The report is available here in PDF format (the report is in Danish, but the text can be extracted from the PDF file so Google translate might work)
There are three police cases involving internet logging. The first example is the online payment systems and credit cards fraud case from the Spring 2012 report. According the the claims by the Ministry of Justice, the other two cases use session logging, and one case is about a series of armed robberies (violent crime).
However, on closer examination the case with armed robberies is really about telephone logging since the information being used is location data from cellular networks. Apparently, one of the two robbers had a smartphone which communicated with various internet servers at regular intervals, and for each such communication the location of the cell phone is logged. The Ministry of Justice claims that this is session logging, but it is not. The relevant section of the Danish data retention law is about mobile telephone logging, where "data calls" receive the same treatment as "voice calls" (the directive has provisions about this type of logging, but the Danish law requires more location logging than the directive). The session logging requirements do not, in any way, include location data of a mobile device, but the Ministry of Justice is making this claim, presumably in an attempt to find cases where session logging is useful to the police.
This leaves one case where internet session logging is actually used by the Danish police. This case is also about economic fraud. A bank customer claims that his internet banking account is hacked, and 100,000 Danish kroner is stolen from the account. Since the transaction originates from the customer's own computer, he is suspected of fraud. The Danish police obtains the internet session logging data with a court order (or consent of the customer, this is not entirely clear), and they find a suspicious connection attempt from a foreign IP address known to be associated with economic crimes (fraud) on the internet. The case isn't really solved but the Danish customer is cleared of further suspicion, a conclusion that the police would probably have reached through their normal police work without session logging, for example by following the money trail. In any case, it is more than doubtful that the session logging made a substantial difference to the case since the customer clearly wouldn't have been convicted of fraud just because the transaction apparently was done from his computer. The man-in-the-browser attack against internet banking is well-known, and any competent defence lawyer would have pointed this out to the police.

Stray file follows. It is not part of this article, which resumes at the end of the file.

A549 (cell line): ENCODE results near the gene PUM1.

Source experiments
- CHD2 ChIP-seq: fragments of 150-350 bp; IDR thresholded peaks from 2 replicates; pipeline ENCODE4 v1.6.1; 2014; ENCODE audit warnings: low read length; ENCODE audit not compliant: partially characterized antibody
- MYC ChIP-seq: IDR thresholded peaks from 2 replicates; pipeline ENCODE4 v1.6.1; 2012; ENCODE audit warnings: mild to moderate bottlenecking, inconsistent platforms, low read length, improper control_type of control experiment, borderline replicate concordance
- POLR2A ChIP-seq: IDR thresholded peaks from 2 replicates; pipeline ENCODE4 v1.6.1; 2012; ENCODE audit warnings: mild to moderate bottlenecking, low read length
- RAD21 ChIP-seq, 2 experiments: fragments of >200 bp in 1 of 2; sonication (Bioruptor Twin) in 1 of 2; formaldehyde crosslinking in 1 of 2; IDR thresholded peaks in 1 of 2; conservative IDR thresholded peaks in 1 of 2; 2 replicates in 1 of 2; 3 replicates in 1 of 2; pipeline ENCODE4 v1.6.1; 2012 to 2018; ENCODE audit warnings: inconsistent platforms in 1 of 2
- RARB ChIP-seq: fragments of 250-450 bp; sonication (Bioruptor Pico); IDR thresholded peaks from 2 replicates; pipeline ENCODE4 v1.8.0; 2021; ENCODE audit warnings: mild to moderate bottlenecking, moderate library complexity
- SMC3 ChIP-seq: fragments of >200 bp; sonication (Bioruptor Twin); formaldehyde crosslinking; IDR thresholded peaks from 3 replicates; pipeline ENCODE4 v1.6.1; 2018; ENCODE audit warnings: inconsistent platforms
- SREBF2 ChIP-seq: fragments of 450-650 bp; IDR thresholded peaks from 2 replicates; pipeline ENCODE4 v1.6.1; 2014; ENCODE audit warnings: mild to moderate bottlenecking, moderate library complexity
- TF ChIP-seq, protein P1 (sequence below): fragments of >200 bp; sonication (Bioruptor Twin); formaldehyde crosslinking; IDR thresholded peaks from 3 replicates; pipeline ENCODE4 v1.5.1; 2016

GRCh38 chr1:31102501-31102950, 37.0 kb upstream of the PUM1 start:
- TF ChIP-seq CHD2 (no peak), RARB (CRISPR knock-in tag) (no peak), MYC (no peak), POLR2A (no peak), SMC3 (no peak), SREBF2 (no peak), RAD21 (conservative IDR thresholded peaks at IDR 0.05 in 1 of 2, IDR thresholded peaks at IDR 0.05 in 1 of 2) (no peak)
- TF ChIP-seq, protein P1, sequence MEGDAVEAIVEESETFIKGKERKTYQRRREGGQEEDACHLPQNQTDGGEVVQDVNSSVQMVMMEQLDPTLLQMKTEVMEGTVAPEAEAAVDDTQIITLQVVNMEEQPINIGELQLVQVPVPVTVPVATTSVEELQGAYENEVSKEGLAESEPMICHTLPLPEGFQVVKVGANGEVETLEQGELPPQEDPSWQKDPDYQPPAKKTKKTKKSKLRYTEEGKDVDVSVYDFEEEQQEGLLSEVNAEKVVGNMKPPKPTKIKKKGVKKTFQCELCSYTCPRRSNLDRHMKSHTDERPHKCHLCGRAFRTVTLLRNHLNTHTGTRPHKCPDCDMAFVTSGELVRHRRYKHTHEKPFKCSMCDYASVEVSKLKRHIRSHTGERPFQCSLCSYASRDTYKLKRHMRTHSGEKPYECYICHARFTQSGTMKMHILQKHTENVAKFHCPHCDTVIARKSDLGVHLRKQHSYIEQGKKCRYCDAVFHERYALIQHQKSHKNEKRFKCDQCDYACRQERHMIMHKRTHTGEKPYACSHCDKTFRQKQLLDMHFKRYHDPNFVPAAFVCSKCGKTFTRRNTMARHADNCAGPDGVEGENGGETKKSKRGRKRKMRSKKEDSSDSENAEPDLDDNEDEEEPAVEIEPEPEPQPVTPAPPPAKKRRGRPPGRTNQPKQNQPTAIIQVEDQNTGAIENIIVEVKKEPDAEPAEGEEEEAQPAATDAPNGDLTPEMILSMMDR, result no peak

To summarize, the December 2012 report contains two police cases where internet logging and session logging have been used by the Danish police. Both cases involve fraud on a relatively minor scale, not exactly the type of crime that was used as motivation when the data retention law was originally passed in Danish parliament.
The total cost of the internet session logging so far has been about 250 million Danish kroner.
In the final part of the December 2012 report, The Danish Ministry of Justice makes various largely unsubstantiated claims about why the use of internet logging, and in particular session logging, has been fairly minimal. The Danish police has a history of mismanaging IT systems development, and this has also affected their ability to receive and analyze internet logging data obtained from the Danish ISPs with a court order. Given the vast amount of data retained under the session logging requirements, this is obviously a problem for the Danish police.
Quite interestingly, the Ministry of Justice formally states in the report that session logging was implemented in a way that made it useless for the police (the implementation is according the requirements of the law). Now, the natural conclusion would be to scrap session logging altogether, but the Ministry of Justice desperately wants to keep this part of the Danish data retention law.
Before September 2007, the Danish ISPs repeatedly warned the Ministry of Justice that session logging would be useless for the police.
Selected media coverage (all in Danish, our English translation of article titles)
Information, 8th February, Five years internet surveillance have been largely useless
Danmarks Radio, 10th February, Danish Police rejects the claim that internet surveillance is useless
Danmarks Radio, 8th February, Surveillance: Everything that you do on the internet is registered by the police and secret service (PET)
Version2, 11th February, ISP professionals warned the Danish police about useless internet logging
Version2, 11th February, Danish Police: useless logging data are valuable to us
Version2, 8th February, Danish ISPs: the police bears the responsibility for the useless logging data
Version2, 8th February, Five years of internet logging data are useless: the police cannot read the data format
Computerworld, 11th February, Telecommunication industry explains why internet logging is useless